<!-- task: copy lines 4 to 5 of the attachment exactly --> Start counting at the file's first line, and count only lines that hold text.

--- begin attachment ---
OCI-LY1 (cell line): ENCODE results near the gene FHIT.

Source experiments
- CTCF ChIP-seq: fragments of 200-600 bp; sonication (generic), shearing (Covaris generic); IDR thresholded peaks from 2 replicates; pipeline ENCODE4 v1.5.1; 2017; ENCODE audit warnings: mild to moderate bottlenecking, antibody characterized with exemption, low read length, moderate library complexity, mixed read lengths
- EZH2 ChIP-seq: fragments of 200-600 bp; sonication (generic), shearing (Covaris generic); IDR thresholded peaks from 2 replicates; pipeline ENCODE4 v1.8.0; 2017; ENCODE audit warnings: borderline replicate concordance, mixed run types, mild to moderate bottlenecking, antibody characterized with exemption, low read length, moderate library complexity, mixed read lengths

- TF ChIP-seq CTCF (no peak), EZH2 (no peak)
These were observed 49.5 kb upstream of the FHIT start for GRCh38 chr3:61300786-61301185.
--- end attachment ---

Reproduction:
- EZH2 ChIP-seq: fragments of 200-600 bp; sonication (generic), shearing (Covaris generic); IDR thresholded peaks from 2 replicates; pipeline ENCODE4 v1.8.0; 2017; ENCODE audit warnings: borderline replicate concordance, mixed run types, mild to moderate bottlenecking, antibody characterized with exemption, low read length, moderate library complexity, mixed read lengths

- TF ChIP-seq CTCF (no peak), EZH2 (no peak)